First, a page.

6.1/10
97
10 user 2 critic

Girls of the Road (1940)

Approved | | Action, Adventure, Crime | 24 July 1940 (USA)
A story of the great-depression era about women hobos, tramps, job-seekers, fugitives and runaways running from or toward something as they hitch-hiked their way across the United States, ... See full summary »

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Writer:

(original screenplay) (as Robert D. Andrews)
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Cast

Cast overview:
...
...
Mickey
...
Ellie
...
Jerry
Marjorie Cooley ...
Irene
Mary Field ...
Mae
Mary Booth ...
Edna
Madelon Grayson ...
Annie
Grace Lenard ...
Stella
Evelyn Young ...
Sadie
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Officer Sullavan
Eddie Laughton ...
Footsy
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Sheriff
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Gov. Warren (as Howard Hickman)
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Storyline

A story of the great-depression era about women hobos, tramps, job-seekers, fugitives and runaways running from or toward something as they hitch-hiked their way across the United States, dodging the police, do-gooders, lustful men and pursuing-husbands in a bad mood. One of them is a killer, another is a girl hitch-hiking to her wedding in order to afford a wedding gown, and there is also the Governor's daughter who crusades on their behalf, while hitch-hiking along with them. Written by Les Adams <longhorn1939@suddenlink.net>

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Taglines:

MEET THE GIRLS OF THE FEMALE HOBO 'JUNGLES'! (original poster - all caps) See more »


Certificate:

Approved | See all certifications »
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Details

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Release Date:

24 July 1940 (USA)  »

Also Known As:

Estrada Perigosa  »

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Technical Specs

Sound Mix:

Aspect Ratio:

1.37 : 1
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Did You Know?

Goofs

Though the "girls of the road" are supposed to be broke, sleeping outdoors and living on the thin edge of starvation, they all have perfectly permed hair and plucked eyebrows. See more »

Soundtracks

Swing Low, Sweet Chariot
(uncredited)
Written by Wallis Willis
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User Reviews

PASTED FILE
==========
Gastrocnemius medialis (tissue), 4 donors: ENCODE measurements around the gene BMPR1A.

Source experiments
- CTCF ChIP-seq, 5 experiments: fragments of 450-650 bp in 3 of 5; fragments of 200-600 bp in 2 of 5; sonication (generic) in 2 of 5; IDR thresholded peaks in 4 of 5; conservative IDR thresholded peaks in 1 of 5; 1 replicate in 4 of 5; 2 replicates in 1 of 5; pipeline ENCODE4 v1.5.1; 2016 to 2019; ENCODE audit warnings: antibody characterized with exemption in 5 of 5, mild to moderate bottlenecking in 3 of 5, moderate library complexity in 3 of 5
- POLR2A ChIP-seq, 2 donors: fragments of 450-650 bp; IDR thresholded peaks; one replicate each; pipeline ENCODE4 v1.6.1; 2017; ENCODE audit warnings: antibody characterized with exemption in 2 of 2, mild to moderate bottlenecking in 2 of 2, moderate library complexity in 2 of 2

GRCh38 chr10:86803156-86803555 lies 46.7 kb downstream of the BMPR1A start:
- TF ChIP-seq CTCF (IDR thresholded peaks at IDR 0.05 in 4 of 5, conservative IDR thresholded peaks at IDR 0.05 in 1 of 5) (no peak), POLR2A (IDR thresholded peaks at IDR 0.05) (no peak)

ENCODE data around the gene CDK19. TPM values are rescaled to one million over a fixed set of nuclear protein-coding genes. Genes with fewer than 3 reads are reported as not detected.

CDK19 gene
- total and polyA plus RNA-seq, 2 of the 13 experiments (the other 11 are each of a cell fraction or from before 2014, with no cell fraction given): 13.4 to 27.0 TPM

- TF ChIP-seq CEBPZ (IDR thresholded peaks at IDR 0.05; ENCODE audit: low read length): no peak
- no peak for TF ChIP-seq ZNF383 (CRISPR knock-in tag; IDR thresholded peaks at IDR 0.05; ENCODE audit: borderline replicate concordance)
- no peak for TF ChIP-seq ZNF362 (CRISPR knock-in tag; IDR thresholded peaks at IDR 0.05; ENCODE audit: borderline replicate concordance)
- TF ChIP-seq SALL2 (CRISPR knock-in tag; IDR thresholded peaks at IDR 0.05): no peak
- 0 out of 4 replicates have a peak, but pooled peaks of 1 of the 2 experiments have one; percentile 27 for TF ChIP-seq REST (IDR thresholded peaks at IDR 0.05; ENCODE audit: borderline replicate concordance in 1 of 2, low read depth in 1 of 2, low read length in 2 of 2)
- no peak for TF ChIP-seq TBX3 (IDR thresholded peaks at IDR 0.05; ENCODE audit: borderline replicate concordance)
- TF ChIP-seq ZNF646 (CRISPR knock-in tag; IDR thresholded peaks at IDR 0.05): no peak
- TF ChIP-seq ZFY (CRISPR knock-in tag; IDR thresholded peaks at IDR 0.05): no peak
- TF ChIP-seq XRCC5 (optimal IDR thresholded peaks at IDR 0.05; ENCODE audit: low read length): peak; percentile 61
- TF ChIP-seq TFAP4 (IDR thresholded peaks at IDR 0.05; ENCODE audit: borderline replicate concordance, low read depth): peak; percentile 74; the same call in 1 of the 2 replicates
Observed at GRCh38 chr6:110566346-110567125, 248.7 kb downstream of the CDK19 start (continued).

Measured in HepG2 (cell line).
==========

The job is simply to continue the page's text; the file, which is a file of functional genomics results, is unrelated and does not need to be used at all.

My Time With The Governor's Daughter
6 March 2010 | by (Buffalo, New York) – See all my reviews

Girls Of The Road finds Ann Dvorak as the daughter of the governor of some unnamed state going on the road incognito to get a look at conditions for women who are homeless. Dvorak takes an interest in her father's work and Governor Howard Hickman has just received a confidential investigative report about conditions for women in that situation. What Dvorak does, almost on impulse, is to hit the road herself and see first hand.

She falls in with Helen Mack and in turn with others, in the end in a sort of makeshift camp that's run by tough girl Lola Lane. Dvorak sees the problems the women have, the varied situations they come from that have led them to this vagabond existence.

Not the least of the problem is that the male of species is looked upon as a predator in many situations shown here. The unspoken lesbianism of the women is also quite clear, especially in Lola Lane's character.

There is one death among the women in the film and I won't say which of the characters dies, but the scene is quite moving. I think if you see the film you'll be able to pick out which character it is.

The obvious comparisons to make with this is with Warner Brothers Wild Boys Of The Road made seven years earlier. This one doesn't quite have the productions values that the Warner Brothers product did. This was strictly a product of Columbia's B picture unit and this kind of socially significant film had been passé for some time in Hollywood.

Still Girls Of The Road does have its merits and is a most curious product of the times.


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